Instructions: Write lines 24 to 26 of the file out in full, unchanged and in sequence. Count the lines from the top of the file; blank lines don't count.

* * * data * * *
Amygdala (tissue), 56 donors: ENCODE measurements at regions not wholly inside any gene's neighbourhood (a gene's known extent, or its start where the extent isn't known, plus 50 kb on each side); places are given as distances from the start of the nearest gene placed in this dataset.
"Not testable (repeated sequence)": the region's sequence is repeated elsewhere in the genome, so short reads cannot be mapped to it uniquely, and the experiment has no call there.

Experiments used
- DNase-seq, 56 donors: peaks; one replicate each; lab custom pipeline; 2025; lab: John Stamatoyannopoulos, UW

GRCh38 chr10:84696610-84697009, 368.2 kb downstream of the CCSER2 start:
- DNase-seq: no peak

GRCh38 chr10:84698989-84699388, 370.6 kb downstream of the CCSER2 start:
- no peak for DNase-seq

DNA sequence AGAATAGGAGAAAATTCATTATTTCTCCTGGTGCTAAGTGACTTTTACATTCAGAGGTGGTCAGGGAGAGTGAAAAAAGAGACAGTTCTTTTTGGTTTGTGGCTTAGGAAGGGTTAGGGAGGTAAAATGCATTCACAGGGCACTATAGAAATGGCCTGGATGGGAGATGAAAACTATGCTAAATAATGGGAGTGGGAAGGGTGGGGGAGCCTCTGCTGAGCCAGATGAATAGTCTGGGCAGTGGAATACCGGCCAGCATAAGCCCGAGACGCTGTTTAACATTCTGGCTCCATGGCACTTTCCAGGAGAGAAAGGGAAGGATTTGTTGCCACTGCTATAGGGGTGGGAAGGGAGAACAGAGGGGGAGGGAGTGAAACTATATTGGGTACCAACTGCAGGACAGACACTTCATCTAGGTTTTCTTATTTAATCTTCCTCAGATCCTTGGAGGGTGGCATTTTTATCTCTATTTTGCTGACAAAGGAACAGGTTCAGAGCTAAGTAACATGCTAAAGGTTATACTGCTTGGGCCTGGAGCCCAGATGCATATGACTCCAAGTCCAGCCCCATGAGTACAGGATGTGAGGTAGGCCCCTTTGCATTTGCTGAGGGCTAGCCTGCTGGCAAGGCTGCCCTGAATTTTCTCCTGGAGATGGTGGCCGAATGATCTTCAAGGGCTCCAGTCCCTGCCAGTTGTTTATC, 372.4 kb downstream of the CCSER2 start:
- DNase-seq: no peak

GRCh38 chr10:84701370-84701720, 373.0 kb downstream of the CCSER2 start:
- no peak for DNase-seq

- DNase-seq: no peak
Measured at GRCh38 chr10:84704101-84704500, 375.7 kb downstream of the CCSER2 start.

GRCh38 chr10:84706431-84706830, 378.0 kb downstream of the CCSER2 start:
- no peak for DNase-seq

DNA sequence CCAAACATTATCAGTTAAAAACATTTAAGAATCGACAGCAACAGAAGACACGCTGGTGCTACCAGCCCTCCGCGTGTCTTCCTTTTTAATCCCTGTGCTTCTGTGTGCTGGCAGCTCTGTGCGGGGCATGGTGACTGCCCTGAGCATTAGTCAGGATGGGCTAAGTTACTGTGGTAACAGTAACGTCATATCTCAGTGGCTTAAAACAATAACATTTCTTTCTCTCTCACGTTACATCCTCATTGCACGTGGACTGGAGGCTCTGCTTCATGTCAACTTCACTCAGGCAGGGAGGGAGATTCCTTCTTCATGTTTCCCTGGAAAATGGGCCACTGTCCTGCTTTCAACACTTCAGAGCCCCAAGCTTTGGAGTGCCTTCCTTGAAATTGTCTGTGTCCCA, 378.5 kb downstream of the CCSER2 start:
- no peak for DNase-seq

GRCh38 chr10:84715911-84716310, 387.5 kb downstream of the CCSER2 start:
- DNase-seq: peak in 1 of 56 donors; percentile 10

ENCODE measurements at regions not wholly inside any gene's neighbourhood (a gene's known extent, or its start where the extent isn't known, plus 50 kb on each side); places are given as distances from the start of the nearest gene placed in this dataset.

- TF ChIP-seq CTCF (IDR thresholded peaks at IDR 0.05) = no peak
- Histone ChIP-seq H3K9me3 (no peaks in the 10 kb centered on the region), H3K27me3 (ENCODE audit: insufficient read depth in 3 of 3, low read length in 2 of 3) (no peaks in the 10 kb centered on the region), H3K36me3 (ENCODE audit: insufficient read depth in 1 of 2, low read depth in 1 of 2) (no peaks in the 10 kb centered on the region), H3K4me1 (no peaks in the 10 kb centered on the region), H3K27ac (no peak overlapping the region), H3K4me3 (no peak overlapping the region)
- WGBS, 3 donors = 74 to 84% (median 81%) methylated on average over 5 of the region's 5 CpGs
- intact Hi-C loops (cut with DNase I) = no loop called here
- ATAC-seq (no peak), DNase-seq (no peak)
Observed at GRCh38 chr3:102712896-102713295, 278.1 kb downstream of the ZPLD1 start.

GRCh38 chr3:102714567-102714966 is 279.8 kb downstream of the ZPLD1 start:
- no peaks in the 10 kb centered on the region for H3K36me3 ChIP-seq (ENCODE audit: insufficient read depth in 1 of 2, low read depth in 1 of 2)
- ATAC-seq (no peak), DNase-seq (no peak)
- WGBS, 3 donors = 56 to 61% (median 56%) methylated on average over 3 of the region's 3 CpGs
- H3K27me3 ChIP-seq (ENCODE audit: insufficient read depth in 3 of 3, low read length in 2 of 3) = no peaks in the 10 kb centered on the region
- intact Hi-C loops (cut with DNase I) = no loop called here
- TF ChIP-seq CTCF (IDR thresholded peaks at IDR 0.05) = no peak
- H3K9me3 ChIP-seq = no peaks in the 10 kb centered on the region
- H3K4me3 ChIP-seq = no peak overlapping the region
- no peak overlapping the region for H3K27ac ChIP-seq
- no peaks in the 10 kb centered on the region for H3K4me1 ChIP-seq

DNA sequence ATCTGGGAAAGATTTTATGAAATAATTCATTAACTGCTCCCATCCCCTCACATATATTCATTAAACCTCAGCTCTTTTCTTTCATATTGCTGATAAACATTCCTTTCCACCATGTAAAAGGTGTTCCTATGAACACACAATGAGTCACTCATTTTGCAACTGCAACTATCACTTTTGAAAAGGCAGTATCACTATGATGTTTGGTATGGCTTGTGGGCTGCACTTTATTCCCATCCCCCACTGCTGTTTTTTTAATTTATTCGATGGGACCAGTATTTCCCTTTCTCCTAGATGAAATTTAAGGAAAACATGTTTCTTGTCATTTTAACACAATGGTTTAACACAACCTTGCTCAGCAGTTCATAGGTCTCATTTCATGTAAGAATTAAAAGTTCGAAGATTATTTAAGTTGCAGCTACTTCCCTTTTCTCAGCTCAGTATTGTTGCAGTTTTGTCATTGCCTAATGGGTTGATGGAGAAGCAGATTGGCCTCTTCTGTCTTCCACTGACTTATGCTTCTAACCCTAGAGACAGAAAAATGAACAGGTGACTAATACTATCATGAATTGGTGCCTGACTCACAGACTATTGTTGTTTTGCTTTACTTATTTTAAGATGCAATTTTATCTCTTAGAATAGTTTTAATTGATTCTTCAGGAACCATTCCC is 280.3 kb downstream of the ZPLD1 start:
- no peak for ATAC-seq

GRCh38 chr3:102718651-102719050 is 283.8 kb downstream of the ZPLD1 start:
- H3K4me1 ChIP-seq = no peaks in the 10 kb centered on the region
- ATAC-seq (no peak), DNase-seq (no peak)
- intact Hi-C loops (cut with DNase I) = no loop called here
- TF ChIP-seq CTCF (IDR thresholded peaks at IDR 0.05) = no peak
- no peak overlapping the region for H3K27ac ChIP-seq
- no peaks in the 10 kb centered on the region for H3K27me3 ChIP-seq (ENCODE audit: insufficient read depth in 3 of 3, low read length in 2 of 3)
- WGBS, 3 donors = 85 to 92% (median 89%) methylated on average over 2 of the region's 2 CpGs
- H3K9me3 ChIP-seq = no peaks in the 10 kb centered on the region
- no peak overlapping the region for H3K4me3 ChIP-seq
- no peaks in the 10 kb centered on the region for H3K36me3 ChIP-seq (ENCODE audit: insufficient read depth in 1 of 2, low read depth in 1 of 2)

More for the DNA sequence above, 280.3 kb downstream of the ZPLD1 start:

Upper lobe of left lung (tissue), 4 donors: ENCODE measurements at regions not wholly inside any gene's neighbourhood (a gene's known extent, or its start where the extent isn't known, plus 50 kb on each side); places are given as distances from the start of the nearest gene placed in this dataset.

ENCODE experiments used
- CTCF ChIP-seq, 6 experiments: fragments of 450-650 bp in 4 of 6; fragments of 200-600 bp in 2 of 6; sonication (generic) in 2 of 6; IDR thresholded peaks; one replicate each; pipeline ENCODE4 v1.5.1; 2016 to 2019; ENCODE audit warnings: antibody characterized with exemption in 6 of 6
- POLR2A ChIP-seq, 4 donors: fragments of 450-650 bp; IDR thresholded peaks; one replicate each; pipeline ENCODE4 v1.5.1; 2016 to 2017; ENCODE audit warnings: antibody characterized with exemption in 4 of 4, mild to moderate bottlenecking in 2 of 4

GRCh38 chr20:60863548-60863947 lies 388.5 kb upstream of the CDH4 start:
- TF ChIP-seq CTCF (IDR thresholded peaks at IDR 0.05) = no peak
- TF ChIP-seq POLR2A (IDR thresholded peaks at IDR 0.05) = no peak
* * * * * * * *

- WGBS, 3 donors = 74 to 84% (median 81%) methylated on average over 5 of the region's 5 CpGs
- intact Hi-C loops (cut with DNase I) = no loop called here
- ATAC-seq (no peak), DNase-seq (no peak)